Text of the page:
In more general terms, all this highlights the ambivalence between affines. Although I will elaborate upon this point as I proceed, it is important to note that transformation also takes place in the very character of affinity itself. In many respects, marriage is only truly ratified with the birth of children, with failure to conceive in the first years of marriage just cause for divorce and the return of most of the bridewealth. Furthermore, while affines remain likely sorcerers due to being opposed in warfare or through anger over matters such as exchange, the political ramifications gain new dimensions, as such anger can now manifest itself through kone ope 'bad thoughts' and thus the sickness of children that yapu ta kala heralds. The uniqueness of yapu ta kala and the small range of relatives involved highlight the intensity of affinal relations generally despite its transformation with the birth of children.


On first appearance, this gift of marsupial meat seems at variance with the more politicised exchanges of yasolu, men kap, and the large omana. It is like the small omana for non-warfare/non-big man deaths in featuring affines, and unlike omana generally and men kap it is about life, pregnancy, not death. These differences are reconcilable. In Anganen, there is a strong if somewhat paradoxical confluence between life and death (Nihill 1999). It is not that all life ends in death, but that life also stems from death, the killing of animals and the sacrifice men and women undergo in order to give life to others. For instance, the loss of semen is debilitating to male health and women say similar things about the hard work of pregnancy, childbirth and caring for children.

There is also a strong confluence between affinity and alliance in Anganen (Nihill 1988b, 1996b). Those nearby are likely, where possible, to both intermarry and assist each other in political matters such as being willing recruits to each other's hostilities and staging yasolu together. Allies and men related via women such as cross-cousins and affines are major ceremonial exchange partners (Nihill 1988b). This structural conflation of marital and political alliance means that the same men may participate in any of the exchanges discussed (although, apart from yapu ta kala, more than affines may be involved). The Anganen emphasise the positive aspects of these forms of alliance. However, social reality does not always match the ideological emphasis on mutual help. I have noted the ambivalence characteristic of affinity that may lead to sorcery and 'bad thoughts' witchcraft. Similarly, political alliance is fragile. Allies may find themselves on opposing sides during hostilities. Indeed they may be the bases -of-the-fight. Anganen men possess a fierce chauvinism and disputes are common, giving rise to a general overall ambivalence to alliance (Nihill 1996a). It is also likely that, because of overlapping networks of alliance, allies oppose each other when acting as recruits for two different bases-of-the-fight who initiated proceedings. Certainly kin should endeavour to avoid directly engaging in hostilities with each other, but events such as these often cause anger, e.g., a man's mother's brother's son may kill his father's sister's son.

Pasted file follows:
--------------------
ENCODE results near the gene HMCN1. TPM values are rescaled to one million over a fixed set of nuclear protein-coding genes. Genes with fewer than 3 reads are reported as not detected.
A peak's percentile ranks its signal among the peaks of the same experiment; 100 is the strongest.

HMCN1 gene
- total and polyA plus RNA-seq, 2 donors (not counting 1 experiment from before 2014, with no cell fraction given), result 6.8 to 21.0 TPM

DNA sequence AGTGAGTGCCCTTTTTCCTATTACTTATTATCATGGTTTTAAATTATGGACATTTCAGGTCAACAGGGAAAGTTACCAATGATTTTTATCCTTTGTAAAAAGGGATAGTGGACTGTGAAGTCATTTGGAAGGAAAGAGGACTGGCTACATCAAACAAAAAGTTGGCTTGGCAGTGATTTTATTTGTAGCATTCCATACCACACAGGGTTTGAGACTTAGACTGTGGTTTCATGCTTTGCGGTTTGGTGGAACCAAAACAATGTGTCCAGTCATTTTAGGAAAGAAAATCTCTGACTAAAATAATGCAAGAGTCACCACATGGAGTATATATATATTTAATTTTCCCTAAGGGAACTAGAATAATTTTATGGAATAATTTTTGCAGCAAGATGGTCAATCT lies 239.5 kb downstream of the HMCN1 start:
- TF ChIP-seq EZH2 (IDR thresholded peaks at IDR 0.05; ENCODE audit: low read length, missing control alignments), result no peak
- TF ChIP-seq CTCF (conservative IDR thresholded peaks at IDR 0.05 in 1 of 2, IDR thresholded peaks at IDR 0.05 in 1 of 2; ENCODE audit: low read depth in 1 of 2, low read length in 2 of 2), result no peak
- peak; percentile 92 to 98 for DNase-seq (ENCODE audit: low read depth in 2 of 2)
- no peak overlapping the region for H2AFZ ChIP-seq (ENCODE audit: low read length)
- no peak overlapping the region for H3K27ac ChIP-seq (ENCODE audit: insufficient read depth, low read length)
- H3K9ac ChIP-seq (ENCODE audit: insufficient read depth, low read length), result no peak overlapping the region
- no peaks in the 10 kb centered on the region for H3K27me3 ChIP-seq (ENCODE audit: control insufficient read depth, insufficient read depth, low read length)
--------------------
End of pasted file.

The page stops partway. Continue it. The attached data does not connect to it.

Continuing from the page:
All the events described pertain to particular manifestations and transformations of relations between men, with these various highly politicised exchanges of yapu ta kala, men kap, yasolu, and large omana articulating a variety of themes concerning Anganen masculinity. Yapu ta kala is notable for not simply affinal opposition and its changing expression, but also the emotional ambivalence that sexuality may generate, the conflict between 'work' and 'fun', and the fact that men experience both joy and shame with their wife's pregnancy. The remainder of these more politicised events also may highlight the inherent opposition and inequivalence between affines, while pointing to an ambivalence of the male politics of violence and the competition of gift exchange,